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Commonwealth v. Berardi

Appeals Court of Massachusetts, Essex

October 9, 2015

Commonwealth
v.
Antonio Berardi

Argued, February 3, 2015

 Indictment found and returned in the Superior Court Department on April 11, 2008.

The case was tried before Garry V. Inge, J.; the subsequent offense portion of the indictment was heard by Richard E. Welch, III, J., and a motion for a new trial was considered by him.

Judgment affirmed. Order denying motion for new trial affirmed.

Elizabeth Dembitzer for the defendant.

Quentin Weld, Assistant District Attorney, for the Commonwealth.

Present: Kafker, Wolohojian, & Sullivan, JJ.

OPINION

Wolohojian, J.

[38 N.E.3d 767] The defendant, a registered sex offender, was indicted for knowingly providing false information on a registration form, in violation of G. L. c. 6, § 178H( a ), by failing to disclose that he was employed. He was charged as a subsequent

Page 467

offender and, as a result, faced imprisonment " for not less than five years." G. L. c. 6, § 178H( a )(2), as appearing in St. 1999, c. 74, § 2. In a bifurcated proceeding, a Superior Court jury convicted him of the underlying registration violation, after which he was convicted of the second and subsequent offense in a jury-waived trial. We consolidated his direct appeal with his appeal from the denial of his motion for new trial.

We agree with the defendant that, where thirteen jurors were seated, he was entitled, under Mass.R.Crim.P. 20(c)(1), 378 Mass. 890 (1979), to thirteen peremptory challenges because he was charged with a " crime punishable by imprisonment for life," and that it was error to allot him only five such challenges. We conclude with respect to his direct appeal, however, that the defendant has failed to show that the error resulted in any injury or deprived him of a fair and impartial jury. For similar reasons, although we conclude that, accepting as true the affidavits submitted with the defendant's motion for new trial, he has satisfied the first prong of Commonwealth v. Saferian, 366 Mass. 89, 96, 315 N.E.2d 878 (1974), he has not satisfied the second. Accordingly, we affirm his conviction and the denial of his motion for new trial.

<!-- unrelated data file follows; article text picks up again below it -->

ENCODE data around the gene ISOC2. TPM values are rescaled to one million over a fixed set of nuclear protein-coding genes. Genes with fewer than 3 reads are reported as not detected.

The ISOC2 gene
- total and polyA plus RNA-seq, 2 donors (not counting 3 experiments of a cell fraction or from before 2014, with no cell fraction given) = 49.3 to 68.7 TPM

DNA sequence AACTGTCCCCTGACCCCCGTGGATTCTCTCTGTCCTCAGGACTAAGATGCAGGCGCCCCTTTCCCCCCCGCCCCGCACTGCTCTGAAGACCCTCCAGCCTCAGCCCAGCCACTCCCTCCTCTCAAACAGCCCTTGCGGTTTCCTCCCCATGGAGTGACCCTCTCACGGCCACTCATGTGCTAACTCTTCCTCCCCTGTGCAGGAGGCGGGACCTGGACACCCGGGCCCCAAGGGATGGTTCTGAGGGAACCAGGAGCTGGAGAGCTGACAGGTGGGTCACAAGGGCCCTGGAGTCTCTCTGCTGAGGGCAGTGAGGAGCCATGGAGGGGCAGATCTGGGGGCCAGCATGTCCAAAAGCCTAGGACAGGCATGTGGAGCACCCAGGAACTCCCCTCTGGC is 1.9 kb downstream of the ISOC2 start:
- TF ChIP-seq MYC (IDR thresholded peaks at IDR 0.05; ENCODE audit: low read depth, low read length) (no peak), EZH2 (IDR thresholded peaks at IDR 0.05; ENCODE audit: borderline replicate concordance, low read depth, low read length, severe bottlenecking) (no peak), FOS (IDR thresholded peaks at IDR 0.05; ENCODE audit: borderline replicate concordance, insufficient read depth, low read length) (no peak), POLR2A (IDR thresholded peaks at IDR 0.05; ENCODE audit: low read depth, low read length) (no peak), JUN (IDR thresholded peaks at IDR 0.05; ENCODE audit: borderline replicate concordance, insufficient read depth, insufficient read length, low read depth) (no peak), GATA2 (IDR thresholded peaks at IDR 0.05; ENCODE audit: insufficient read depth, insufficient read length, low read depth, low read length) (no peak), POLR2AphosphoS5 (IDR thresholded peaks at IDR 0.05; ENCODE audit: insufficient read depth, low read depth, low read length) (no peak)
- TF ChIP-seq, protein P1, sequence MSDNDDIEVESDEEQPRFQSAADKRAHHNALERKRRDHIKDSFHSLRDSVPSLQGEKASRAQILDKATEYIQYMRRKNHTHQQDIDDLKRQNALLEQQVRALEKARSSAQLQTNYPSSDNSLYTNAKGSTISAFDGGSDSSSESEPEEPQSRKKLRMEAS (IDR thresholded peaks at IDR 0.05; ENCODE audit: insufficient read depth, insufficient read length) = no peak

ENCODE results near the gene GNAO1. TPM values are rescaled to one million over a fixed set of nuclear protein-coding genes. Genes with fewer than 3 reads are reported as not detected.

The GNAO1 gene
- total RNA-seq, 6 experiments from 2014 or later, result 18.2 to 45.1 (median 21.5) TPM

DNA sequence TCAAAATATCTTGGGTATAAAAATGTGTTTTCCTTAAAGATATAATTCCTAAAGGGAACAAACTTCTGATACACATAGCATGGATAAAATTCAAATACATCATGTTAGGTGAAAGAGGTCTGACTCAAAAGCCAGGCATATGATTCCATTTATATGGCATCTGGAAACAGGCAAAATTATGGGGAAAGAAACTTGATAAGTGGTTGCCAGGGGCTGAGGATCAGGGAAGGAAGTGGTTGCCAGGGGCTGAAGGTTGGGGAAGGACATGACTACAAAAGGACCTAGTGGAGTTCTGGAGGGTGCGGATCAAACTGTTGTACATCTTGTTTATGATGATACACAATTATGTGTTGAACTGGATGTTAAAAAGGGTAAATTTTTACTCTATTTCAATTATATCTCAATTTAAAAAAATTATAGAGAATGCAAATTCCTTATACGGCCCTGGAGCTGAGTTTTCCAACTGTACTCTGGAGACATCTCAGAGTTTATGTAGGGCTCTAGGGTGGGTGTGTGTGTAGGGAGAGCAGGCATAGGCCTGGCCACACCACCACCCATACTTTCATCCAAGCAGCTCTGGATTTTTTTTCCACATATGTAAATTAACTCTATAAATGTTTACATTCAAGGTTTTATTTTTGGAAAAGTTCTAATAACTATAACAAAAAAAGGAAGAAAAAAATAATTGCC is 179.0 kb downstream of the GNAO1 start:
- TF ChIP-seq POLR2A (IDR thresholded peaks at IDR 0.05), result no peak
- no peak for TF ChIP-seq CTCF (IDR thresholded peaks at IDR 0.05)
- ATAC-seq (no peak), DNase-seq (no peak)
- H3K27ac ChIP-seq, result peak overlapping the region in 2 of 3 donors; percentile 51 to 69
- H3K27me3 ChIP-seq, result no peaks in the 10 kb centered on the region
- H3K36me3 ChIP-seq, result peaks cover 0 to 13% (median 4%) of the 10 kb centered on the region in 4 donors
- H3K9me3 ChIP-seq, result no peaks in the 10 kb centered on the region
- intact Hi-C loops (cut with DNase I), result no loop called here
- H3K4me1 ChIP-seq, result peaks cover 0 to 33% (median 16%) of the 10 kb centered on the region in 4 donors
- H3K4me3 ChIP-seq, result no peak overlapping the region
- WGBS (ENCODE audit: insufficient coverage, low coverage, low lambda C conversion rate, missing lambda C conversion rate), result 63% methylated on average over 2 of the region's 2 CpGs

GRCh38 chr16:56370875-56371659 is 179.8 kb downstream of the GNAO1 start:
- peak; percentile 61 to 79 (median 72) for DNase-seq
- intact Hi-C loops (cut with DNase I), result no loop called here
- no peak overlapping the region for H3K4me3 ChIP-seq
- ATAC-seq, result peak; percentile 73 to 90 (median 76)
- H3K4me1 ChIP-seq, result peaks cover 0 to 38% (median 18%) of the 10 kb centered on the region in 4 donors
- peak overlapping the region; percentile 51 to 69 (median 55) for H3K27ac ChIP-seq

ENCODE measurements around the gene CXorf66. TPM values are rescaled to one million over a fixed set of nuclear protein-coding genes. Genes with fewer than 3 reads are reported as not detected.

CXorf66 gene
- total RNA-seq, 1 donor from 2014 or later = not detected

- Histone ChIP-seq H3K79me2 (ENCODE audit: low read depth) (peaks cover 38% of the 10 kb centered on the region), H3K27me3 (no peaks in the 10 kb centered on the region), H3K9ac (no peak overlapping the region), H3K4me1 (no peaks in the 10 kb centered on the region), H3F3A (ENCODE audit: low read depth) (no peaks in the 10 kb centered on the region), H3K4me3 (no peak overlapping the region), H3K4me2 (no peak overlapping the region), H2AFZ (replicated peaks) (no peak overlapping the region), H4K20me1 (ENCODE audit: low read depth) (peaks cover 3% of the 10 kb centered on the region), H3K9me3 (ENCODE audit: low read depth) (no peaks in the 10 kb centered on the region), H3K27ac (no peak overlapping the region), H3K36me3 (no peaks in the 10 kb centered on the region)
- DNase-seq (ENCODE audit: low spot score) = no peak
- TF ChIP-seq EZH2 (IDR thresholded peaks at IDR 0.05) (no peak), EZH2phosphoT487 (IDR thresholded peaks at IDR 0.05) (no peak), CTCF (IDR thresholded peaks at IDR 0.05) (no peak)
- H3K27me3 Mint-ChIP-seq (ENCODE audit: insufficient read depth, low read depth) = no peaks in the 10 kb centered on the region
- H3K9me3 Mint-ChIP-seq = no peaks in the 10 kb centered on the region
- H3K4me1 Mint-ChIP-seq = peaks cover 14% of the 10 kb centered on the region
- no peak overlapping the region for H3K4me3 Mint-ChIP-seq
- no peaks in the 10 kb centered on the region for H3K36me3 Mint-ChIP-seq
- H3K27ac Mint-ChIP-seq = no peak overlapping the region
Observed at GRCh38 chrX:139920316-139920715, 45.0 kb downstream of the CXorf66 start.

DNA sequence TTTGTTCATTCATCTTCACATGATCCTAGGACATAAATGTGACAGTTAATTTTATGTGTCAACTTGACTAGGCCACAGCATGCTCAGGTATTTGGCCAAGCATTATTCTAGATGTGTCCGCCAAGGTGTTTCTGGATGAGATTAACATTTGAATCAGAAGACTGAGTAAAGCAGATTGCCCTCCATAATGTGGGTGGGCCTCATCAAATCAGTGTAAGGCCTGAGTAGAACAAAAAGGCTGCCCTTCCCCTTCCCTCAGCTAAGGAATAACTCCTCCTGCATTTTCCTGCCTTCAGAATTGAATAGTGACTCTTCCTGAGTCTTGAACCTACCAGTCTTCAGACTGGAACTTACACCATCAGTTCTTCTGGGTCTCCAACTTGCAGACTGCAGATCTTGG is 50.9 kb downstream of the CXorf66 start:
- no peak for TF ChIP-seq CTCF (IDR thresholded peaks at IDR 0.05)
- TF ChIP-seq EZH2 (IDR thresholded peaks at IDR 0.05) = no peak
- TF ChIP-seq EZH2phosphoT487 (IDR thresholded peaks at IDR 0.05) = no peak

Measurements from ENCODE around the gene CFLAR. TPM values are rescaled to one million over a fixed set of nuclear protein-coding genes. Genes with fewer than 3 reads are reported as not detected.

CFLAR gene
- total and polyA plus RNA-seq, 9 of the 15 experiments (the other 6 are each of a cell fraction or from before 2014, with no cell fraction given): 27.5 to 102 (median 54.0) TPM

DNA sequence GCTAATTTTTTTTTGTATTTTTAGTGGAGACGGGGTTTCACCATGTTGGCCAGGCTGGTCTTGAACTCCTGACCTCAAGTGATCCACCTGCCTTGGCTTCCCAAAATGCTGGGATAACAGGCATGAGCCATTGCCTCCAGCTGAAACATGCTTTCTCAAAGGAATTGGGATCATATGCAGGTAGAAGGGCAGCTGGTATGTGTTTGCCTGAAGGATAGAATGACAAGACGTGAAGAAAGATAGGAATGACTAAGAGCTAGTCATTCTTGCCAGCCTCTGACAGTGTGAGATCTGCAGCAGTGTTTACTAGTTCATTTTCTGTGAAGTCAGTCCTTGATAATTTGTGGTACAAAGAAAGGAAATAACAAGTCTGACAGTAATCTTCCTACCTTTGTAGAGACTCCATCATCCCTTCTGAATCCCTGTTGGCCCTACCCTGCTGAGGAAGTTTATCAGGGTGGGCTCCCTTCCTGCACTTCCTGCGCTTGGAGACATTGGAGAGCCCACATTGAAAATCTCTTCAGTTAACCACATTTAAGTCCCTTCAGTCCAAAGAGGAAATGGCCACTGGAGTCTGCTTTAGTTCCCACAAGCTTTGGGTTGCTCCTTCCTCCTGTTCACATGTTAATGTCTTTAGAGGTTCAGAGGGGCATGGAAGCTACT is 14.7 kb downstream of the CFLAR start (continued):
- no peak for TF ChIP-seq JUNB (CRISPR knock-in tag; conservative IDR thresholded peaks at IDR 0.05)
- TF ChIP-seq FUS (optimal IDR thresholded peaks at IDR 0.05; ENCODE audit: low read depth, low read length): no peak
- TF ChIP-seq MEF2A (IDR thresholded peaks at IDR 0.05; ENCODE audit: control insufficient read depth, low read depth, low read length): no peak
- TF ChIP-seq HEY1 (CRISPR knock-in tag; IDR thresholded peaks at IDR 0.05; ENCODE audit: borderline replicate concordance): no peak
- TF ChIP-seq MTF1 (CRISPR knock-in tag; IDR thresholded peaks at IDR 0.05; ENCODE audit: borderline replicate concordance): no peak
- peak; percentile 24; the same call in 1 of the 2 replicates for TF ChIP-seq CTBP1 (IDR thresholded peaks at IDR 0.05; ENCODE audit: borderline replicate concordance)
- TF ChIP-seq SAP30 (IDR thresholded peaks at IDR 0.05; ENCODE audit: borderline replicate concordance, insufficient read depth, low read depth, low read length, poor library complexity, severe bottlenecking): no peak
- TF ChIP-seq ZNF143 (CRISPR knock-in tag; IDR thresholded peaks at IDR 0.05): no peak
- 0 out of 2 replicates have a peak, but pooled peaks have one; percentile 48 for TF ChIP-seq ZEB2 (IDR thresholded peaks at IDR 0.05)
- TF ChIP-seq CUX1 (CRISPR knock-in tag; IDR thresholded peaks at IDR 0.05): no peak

Background.

The defendant was indicted for providing false information, second or subsequent offense, in violation of his reporting obligations as a registered sex offender. More specifically, he was charged with falsely reporting that he was unemployed.[1] A first trial ended in a mistrial when one of the jurors, upon being polled after the verdict, stated that the defendant was not guilty.

At the second trial, the judge allotted to each side five peremptory challenges for a jury of thirteen (twelve plus one alternate).[2] The defendant did not object. The judge then conducted voir dire in two stages. First, he questioned the venire as a whole. Next, the jurors were individually questioned at sidebar. Depending on a particular juror's responses, the judge then either excused the juror or found the juror indifferent. If the latter, the parties were asked whether they wished to challenge that juror.

As a result of this process, the judge excused nine potential jurors on his own initiative. Nine additional jurors were excused

Page 468

at the parties' request: five jurors were excused by the defendant's exercise (through counsel) of his peremptory challenges, and the Commonwealth peremptorily challenged four others. Defense counsel challenged no jurors for cause.[3] Nor did he request additional questioning of any juror.

[38 N.E.3d 768] The defendant's last peremptory challenge was used to eliminate Juror 42 for the thirteenth seat. Juror 43 filled that final seat without challenge from either side. Juror 43 had not raised her hand in response to any of the questions posed to the venire as a whole. Nor did the individual questioning at sidebar reveal her to be anything other than indifferent.[4] Indeed, the defendant does not contend the judge erred in finding Juror 43 indifferent. ...


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